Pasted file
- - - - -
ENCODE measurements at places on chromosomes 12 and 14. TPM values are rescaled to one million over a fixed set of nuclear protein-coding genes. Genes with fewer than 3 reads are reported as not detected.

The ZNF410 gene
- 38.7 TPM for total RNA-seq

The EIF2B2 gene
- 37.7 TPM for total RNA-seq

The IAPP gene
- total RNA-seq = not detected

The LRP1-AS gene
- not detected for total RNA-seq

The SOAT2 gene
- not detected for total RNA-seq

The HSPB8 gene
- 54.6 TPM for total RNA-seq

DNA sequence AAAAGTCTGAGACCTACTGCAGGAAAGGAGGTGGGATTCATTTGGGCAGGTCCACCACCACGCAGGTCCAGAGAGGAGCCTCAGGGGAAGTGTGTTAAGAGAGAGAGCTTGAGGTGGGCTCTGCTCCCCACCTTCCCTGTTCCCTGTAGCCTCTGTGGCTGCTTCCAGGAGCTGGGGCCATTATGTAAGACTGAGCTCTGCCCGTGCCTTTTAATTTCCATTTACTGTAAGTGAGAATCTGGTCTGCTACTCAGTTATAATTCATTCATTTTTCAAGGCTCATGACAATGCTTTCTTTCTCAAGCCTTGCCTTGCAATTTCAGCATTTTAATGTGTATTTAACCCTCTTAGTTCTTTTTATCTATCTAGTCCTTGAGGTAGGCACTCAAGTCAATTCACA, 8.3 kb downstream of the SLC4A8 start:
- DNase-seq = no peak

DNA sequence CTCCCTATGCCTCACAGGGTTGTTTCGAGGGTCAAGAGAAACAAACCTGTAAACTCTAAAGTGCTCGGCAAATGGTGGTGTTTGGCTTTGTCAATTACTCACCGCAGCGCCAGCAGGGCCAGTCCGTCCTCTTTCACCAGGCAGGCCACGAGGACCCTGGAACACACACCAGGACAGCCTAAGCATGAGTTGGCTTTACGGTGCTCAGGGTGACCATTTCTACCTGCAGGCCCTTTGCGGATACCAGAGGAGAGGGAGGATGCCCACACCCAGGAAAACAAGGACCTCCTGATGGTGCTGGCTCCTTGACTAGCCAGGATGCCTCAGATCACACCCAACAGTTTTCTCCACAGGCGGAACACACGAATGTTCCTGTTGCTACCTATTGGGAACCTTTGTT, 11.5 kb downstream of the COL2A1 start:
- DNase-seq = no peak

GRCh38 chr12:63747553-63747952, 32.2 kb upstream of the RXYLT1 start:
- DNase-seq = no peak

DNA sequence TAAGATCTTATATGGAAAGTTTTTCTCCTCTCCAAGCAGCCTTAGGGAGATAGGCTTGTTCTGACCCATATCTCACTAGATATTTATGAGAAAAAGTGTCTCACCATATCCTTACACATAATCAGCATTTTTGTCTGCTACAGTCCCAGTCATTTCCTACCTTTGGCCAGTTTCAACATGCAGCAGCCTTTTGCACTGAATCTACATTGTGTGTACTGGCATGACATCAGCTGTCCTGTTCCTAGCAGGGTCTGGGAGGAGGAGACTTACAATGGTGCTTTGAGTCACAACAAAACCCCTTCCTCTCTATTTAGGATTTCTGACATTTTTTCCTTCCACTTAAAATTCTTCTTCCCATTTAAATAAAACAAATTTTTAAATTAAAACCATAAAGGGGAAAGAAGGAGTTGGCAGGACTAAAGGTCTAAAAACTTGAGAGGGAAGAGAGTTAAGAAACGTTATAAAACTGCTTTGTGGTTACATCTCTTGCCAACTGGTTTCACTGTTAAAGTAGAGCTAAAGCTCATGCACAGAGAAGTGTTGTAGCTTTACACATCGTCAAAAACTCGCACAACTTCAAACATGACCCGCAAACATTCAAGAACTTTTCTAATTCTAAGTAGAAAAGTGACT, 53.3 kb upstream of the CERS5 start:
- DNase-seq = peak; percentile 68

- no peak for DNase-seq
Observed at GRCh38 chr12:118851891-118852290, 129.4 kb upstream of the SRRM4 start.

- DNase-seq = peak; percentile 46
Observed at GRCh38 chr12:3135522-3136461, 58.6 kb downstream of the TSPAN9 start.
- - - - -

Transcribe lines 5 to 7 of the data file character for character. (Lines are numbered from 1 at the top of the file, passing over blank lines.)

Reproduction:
- 37.7 TPM for total RNA-seq

The IAPP gene
- total RNA-seq = not detected